By Jessica Able, Record Staff Writer
When Bishop-elect J. Mark Spalding announced the news to his family that he was going to be a bishop, he was met with joy and a few tears.
Pope Francis named then-Father Spalding, 52, as the 12th Bishop of Nashville Nov. 21. His consecration and installation will take place Feb. 2.
The newly-named bishop hails from Washington County, Ky., where he grew up on the family farm. He is the son of Joseph Lawrence and the late Mary Aileen Spalding and is the oldest of three siblings.
Faith and family were the hallmarks of the Spalding household, said Sandra Goatley, Bishop-elect Spalding’s younger sister.
There are 48 first cousins in the Spalding family. More than 100 extended family members are expected to travel to Nashville for Bishop-elect Spalding’s installation.
“Our faith was always an important part of growing up. We never missed a holy day of obligation or Sunday Mass. And, we always went as a family,” said Goatley, a parishioner of St. Dominic Church in Springfield, Ky.
After Goatley, 51, was married and had a family of her own, she said her mother still called to remind her of holy days of obligation.
“My mother was the key to our faith. She always said without faith you have nothing,” she said.
Their mother, who passed away in 2002, would be immensely proud of her son becoming a bishop, Goatley said.
“She was proud of all her children. Mark is special; it’s very unique to have a child become a priest or nun. When someone mentioned ‘Father Mark,’ she just glowed,” said Goatley, who teaches second grade at Bardstown Primary School.
She and her husband Glenn have two children: Hunter, 25, and Olivia, 21.
Also proud of his son is Bishop-elect Spalding’s father, Lawrence. When he heard the news, he said he teared up.
“I kind of thought he would be a bishop somewhere down the line. When he told me I got choked up,” he said.
Lawrence Spalding, a retired farmer, said he would have to adjust to his son moving to Tennessee. Currently the two get together for lunch on Mondays, the newly-appointed bishop’s day off.
“It isn’t too far from us. I know all about Nashville. It’s no problem for us. I’ll just get in the car and drive down and see him,” he said.
Lawrence Spalding still resides in Fredericktown in the home where Bishop-elect Spalding and his siblings grew up. Their childhood was marked by hard work on the family farm.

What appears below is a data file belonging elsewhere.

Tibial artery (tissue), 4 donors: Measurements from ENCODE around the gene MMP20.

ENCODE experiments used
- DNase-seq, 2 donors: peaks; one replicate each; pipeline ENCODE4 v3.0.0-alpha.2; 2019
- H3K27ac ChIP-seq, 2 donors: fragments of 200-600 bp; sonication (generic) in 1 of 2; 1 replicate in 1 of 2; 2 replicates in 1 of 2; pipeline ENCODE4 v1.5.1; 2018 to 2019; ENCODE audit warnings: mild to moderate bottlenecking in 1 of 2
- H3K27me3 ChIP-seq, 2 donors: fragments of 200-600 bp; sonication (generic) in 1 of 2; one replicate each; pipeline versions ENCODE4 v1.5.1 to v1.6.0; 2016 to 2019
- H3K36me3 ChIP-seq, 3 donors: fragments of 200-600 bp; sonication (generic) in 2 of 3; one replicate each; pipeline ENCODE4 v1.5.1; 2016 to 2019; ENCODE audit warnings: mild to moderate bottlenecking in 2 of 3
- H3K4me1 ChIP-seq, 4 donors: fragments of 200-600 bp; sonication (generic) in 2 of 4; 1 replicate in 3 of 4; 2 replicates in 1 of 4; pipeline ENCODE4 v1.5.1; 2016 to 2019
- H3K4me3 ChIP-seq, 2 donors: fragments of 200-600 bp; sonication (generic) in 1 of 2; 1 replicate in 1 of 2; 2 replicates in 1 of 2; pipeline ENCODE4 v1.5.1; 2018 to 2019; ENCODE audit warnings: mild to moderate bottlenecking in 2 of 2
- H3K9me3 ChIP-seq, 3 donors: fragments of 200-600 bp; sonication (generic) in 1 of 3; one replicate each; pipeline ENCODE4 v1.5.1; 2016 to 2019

“He worked hard; he never said a word about doing it. But, he never did like farming. He would say his hands were made for chalices, not callouses,” the father said.
The bishop-elect’s younger brother, Brad Spalding said he was shocked at the news that his big brother was tapped to lead the Diocese of Nashville.
“I was utterly speechless. I felt great joy for him. We are all extremely proud of him,” he said. “We all knew Mark was destined for big things. He’s a great priest and a good person.”
Brad Spalding, 43, and his wife Macy live in Boston, Ky., with their three children: Carly, 14; Colton, 11; and Brady, 5. He is the county engineer for Nelson County and attends the Basilica of St. Joseph Proto-Cathedral in Bardstown, Ky.
He said his brother was fortunate to have had a number of role models, in addition to his parents, as a young person.
“We had a (great) uncle — Father Jim Thompson, that was the beginning of a good example for Mark to see the good things a priest can do in life,” he said.
In addition to the late Father James Thompson, there are a number of religious vocations in the extended Spalding family. Two of Bishop-elect Spalding’s aunts are Ursuline Sisters of Mount St. Joseph -— Sister Laurita Spalding and Sister Rosanne Spalding.
His second cousin was the late Father Harold Spalding. And, a great aunt on his mother’s side — Sister Francis Xavier Miles — was also an Ursuline Sister of Mount St. Joseph.